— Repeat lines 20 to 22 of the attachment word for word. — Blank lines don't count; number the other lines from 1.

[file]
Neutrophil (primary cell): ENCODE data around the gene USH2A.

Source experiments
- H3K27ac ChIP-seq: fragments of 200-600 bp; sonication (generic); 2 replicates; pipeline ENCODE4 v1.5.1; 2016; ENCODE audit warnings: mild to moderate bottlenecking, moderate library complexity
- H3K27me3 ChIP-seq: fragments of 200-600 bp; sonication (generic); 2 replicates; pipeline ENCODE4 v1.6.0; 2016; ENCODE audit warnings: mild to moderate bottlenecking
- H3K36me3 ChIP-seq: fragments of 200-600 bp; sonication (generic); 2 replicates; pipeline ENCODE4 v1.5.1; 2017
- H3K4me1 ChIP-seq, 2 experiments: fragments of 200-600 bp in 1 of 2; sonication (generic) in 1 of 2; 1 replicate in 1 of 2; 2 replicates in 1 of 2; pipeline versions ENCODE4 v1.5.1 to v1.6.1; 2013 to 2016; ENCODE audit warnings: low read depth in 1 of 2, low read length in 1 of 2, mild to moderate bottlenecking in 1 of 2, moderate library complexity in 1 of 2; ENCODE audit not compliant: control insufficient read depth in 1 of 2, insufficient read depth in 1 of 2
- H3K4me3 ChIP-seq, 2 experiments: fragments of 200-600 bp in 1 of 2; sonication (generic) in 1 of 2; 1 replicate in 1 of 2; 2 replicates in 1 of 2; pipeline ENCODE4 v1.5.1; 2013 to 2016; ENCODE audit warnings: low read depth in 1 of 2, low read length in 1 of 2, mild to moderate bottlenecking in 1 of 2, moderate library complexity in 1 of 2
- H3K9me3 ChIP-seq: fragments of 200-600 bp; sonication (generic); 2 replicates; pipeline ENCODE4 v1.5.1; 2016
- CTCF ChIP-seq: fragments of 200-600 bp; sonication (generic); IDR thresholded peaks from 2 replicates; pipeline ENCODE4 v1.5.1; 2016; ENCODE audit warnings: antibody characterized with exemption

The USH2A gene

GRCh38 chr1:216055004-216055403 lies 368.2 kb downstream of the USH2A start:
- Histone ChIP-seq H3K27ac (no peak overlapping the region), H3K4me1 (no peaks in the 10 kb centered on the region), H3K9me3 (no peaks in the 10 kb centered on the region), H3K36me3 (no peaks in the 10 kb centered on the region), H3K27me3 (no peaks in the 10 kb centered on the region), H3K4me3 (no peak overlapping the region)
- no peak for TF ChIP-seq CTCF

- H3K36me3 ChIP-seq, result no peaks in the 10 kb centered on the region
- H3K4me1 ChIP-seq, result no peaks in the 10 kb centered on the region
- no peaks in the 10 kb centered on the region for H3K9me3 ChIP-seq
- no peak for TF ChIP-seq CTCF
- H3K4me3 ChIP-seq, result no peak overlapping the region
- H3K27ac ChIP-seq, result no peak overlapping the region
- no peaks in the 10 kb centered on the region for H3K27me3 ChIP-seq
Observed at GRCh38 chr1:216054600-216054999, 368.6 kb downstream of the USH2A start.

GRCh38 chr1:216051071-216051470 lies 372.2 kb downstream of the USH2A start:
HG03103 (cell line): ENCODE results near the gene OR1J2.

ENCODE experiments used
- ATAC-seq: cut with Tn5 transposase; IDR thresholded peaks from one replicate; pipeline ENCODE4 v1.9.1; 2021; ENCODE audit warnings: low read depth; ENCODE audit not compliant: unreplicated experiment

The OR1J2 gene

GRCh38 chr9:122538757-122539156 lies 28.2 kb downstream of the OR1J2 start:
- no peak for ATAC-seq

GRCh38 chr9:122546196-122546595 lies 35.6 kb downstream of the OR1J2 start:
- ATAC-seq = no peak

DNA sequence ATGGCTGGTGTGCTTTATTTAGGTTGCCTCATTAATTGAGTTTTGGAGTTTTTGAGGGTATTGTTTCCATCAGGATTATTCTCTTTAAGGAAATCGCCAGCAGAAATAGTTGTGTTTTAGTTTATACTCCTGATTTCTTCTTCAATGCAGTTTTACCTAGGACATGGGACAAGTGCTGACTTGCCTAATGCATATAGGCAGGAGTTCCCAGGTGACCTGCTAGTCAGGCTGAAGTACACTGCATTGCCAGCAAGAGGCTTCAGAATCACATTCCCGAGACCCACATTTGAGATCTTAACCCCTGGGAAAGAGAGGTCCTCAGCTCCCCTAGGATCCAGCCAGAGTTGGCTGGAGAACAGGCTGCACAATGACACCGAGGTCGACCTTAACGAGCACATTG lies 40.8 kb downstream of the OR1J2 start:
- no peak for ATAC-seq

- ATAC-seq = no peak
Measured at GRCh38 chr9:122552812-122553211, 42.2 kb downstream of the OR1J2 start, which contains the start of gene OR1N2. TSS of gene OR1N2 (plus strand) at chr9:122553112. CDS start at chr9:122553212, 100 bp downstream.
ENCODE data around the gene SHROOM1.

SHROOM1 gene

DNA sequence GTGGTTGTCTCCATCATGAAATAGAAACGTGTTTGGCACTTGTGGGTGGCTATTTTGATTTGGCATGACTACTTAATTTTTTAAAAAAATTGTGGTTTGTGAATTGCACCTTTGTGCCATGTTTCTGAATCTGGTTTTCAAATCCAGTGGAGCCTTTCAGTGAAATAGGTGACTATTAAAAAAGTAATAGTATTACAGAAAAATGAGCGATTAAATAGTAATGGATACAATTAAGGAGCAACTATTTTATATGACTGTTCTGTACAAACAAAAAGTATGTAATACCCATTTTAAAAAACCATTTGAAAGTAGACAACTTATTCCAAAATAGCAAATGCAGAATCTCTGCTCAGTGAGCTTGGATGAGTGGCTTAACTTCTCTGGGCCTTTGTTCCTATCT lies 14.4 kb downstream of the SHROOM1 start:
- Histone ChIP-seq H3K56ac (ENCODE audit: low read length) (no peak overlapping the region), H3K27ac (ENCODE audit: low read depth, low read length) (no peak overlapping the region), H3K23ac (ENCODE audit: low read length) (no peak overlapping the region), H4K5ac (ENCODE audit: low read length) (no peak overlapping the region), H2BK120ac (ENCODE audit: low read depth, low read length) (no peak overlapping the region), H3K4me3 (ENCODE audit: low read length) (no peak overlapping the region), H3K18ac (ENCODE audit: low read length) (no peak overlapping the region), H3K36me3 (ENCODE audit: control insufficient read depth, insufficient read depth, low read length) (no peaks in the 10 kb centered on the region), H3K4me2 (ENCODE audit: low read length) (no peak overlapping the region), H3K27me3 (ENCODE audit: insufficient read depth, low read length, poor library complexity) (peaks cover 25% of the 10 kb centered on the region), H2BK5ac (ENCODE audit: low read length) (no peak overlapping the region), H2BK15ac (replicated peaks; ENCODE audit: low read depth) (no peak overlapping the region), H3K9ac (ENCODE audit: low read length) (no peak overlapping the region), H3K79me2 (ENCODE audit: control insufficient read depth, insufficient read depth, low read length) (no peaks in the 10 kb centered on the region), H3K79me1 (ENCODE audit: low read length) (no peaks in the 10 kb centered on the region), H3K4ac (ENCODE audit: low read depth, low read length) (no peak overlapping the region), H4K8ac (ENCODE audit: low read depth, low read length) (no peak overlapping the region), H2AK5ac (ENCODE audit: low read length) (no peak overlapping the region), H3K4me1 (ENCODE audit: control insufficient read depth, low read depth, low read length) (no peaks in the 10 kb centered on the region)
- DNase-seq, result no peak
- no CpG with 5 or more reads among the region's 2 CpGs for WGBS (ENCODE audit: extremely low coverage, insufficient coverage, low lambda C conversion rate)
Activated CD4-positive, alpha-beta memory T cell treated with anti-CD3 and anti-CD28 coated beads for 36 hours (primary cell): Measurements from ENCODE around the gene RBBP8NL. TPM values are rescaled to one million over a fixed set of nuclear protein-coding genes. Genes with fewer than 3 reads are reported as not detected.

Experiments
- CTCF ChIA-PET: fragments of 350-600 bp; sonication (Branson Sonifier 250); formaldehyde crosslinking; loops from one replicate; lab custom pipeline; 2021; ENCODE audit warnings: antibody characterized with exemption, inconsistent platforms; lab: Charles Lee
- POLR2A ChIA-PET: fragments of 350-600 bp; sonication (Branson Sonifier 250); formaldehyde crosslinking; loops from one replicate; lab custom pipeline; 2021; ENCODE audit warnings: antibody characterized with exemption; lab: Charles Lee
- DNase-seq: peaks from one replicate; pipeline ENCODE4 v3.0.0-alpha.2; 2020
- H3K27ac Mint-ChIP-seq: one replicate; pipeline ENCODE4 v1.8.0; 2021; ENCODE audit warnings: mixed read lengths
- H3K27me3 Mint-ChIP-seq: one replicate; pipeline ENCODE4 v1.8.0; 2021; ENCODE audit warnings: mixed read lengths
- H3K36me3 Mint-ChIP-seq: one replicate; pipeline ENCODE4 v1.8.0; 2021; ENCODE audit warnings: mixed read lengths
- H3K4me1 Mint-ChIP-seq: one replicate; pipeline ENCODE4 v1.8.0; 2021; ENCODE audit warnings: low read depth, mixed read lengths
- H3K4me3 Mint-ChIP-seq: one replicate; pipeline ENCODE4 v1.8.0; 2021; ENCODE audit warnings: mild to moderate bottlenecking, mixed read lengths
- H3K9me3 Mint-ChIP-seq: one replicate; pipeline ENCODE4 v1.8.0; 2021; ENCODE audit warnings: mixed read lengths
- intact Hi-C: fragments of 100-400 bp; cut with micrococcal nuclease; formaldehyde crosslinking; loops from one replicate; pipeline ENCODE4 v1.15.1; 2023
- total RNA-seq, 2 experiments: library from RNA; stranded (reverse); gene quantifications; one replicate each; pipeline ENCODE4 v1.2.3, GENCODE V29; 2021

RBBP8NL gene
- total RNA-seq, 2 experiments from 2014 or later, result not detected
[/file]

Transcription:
- no peaks in the 10 kb centered on the region for H3K27me3 ChIP-seq
Observed at GRCh38 chr1:216054600-216054999, 368.6 kb downstream of the USH2A start.

GRCh38 chr1:216051071-216051470 lies 372.2 kb downstream of the USH2A start: